Noticing the increase in e-commerce delivery traffic, then-mayor Bill de Blasio allocated $38 million in the November 2021 budget to shipping these packages via the “blue highway”––by ferry instead of by truck. “One of the best ways to fight climate change is to get away from a society and economy dominated by big trucks,” he said in late 2021. “[A]nd that’s just the truth in New York City and America today: the reign of the 18-wheeler. It’s supreme; it’s everywhere, and it’s a danger to our future.”
Other attempts to reduce delivery-truck congestion have popped up. There are cargo bikes, for example, and a potential $3 surcharge on every “nonessential” package delivered. Lockers are also a key player; they help tackle the “last mile” problem—or the last leg of the delivery process—by centralizing drop-off locations to save the door-to-door toil. Amazon-exclusive lockers live in 7-Elevens, Rite-Aids, Whole Foods markets, and Chase Banks. Retailer-agnostic locker services, such as Stowfly, also exist. The company’s lockers can be found at a range of locations including smaller mom-and-pop stores. Stowfly CEO Sid Khattri says the approach solves two problems at once: centralizing e-commerce delivery while helping local businesses “make extra income and get foot traffic at a time when physical retail is dying.”
It’s helpful to step back and put the parcel problem in historical context, says David Vega-Barachowitz, an associate at WXY, an architecture firm in New York City. The city’s package problem is not just about congested streets or inefficient distribution of resources, he says. Rather, it’s another crisis of convenience, akin to when, in the 1950s, suburban shopping centers began competing with city downtowns. “We live in a city whose main pitch is the ability to walk out your door, get a carton of milk, go to a bookstore, go to a movie, etc.,” he says, “and convenience culture is threatening all of that.”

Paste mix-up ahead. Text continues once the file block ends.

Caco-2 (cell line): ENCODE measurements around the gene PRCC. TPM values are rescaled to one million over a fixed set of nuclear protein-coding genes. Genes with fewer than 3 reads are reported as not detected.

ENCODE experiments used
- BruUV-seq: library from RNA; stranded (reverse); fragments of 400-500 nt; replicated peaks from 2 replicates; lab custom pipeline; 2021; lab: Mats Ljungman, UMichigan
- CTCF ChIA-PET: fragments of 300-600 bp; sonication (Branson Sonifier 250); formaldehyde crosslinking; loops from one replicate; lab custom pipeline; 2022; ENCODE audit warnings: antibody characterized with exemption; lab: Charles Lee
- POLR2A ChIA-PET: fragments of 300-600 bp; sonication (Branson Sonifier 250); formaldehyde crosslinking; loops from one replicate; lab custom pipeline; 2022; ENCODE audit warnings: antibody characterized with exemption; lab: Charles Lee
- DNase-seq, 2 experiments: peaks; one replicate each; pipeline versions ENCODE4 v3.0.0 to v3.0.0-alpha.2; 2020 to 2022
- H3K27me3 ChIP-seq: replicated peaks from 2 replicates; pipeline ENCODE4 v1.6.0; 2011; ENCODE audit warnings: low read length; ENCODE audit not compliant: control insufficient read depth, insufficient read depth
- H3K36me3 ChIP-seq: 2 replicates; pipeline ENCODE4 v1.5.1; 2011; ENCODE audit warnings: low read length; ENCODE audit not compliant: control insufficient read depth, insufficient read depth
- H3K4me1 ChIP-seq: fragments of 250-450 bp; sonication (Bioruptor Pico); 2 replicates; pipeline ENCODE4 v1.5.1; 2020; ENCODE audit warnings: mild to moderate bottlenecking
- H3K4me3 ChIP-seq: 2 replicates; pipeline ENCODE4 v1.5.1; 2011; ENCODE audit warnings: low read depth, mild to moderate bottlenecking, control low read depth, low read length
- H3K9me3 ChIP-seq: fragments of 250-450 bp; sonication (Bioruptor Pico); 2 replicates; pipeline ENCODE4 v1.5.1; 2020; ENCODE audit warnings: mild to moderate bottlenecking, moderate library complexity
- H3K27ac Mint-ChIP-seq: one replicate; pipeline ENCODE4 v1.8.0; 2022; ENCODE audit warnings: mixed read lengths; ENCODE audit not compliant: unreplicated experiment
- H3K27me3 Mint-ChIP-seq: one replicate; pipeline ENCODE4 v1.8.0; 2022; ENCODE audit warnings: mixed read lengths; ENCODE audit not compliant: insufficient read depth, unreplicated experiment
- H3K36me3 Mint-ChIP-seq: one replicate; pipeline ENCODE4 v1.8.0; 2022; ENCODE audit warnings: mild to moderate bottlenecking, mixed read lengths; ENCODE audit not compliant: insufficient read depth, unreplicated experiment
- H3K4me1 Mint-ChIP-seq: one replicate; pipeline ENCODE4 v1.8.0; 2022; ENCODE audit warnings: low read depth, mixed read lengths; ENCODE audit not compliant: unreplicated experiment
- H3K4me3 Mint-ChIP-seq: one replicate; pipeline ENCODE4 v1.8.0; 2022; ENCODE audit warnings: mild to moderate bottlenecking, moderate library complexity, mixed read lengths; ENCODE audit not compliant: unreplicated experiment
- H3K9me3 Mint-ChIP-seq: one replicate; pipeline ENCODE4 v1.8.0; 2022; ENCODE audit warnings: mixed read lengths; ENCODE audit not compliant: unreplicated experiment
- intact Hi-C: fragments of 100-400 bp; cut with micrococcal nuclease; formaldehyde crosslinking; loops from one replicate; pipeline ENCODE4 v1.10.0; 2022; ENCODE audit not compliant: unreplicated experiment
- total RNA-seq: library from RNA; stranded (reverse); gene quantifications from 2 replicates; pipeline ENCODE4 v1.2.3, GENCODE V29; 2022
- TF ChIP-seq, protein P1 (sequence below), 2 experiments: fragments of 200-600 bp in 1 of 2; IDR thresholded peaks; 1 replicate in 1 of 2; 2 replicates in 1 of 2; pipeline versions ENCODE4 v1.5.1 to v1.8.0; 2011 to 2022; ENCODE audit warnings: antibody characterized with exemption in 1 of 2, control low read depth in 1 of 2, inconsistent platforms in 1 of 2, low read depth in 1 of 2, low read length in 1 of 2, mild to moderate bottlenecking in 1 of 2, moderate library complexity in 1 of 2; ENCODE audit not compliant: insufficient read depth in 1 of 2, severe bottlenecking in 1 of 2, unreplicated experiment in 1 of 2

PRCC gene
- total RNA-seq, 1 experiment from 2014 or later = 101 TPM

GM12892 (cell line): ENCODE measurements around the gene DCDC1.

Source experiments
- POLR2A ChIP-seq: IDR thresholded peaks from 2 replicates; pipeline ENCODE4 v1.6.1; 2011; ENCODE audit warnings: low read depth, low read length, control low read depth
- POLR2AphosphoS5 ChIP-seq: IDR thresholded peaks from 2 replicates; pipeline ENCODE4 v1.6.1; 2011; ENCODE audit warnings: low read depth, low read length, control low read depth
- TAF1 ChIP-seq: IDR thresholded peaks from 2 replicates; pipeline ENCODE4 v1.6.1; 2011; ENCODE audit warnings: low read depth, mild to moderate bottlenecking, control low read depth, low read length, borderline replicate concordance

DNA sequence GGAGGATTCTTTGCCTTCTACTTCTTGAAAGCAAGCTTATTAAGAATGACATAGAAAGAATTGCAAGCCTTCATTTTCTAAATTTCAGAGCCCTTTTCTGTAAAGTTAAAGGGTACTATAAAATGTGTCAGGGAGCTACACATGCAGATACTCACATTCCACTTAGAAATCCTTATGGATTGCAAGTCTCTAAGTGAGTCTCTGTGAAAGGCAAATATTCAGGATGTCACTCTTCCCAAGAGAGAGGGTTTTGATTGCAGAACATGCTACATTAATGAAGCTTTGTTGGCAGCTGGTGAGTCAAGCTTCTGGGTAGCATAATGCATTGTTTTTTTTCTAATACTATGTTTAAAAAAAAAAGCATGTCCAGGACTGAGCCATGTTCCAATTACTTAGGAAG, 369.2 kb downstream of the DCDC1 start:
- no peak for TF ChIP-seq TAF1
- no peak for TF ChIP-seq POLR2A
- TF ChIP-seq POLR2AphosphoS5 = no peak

Arthur Getman, director of analytics at the New York City Department of Transportation, agrees. “A lot of people coming to New York bring the mentality of the ‘American Dream,’” he says, but here’s the problem: that dream is largely based in suburbia. The city just doesn’t have the space for that—for everyone to have their house, their lawn, their car, and their stuff. With its public transportation, bike lanes, sidewalks, parks, and apartment buildings, New York City is made to share.
As everyone from city planners to apartment building managers copes with the rise of e-commerce, Holguín-Veras, after poring over the data for years, can’t help but ask: “Of all the purchases made, what percent of those are truly urgent?”
Sarah Simon is a freelance multimedia journalist based in New York City.